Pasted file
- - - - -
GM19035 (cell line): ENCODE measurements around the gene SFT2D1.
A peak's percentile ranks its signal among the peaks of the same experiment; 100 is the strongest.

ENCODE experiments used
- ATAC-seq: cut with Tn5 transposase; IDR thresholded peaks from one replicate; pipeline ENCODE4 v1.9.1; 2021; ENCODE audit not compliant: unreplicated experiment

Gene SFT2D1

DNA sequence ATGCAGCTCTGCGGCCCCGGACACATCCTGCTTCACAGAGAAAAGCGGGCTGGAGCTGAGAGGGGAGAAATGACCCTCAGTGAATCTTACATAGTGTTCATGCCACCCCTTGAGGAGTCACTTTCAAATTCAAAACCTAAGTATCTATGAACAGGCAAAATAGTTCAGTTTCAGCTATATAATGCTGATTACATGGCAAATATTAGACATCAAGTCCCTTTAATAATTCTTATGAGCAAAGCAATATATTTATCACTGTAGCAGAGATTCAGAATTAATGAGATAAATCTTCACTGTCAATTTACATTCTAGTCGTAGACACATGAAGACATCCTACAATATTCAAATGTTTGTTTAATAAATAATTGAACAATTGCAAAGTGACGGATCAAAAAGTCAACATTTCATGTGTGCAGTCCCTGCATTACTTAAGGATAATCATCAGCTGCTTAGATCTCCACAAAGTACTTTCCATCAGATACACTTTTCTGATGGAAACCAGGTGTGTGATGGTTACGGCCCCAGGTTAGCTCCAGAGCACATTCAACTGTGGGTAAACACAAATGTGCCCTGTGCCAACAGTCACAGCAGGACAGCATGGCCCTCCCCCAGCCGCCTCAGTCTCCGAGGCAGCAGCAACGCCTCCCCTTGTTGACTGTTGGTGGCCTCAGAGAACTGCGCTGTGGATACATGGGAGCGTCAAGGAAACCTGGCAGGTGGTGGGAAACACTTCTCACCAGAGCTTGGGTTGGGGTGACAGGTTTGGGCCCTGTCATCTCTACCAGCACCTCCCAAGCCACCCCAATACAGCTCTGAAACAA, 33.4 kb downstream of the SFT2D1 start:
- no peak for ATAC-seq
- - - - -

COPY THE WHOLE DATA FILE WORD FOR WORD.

GM19035 (cell line): ENCODE measurements around the gene SFT2D1.
A peak's percentile ranks its signal among the peaks of the same experiment; 100 is the strongest.

ENCODE experiments used
- ATAC-seq: cut with Tn5 transposase; IDR thresholded peaks from one replicate; pipeline ENCODE4 v1.9.1; 2021; ENCODE audit not compliant: unreplicated experiment

Gene SFT2D1

DNA sequence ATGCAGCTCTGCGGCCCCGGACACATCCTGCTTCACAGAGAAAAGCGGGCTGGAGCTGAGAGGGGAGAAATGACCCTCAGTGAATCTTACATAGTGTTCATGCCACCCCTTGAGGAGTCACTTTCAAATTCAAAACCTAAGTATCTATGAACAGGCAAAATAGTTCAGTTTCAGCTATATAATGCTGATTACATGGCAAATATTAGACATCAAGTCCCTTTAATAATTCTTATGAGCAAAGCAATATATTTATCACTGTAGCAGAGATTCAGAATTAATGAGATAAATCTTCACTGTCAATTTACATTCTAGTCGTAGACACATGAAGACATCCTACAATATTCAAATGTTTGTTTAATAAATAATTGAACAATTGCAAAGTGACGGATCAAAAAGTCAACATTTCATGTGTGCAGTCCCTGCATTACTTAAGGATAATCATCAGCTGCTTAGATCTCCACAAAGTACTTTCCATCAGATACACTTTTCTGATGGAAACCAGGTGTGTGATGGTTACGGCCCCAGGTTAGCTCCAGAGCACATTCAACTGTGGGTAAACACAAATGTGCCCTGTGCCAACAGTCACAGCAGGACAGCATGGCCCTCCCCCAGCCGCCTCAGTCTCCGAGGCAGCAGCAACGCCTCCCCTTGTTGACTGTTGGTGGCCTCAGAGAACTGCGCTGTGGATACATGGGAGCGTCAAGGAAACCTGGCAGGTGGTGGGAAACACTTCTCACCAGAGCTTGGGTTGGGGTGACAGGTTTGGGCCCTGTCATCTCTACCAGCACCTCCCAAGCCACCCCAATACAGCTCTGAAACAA, 33.4 kb downstream of the SFT2D1 start:
- no peak for ATAC-seq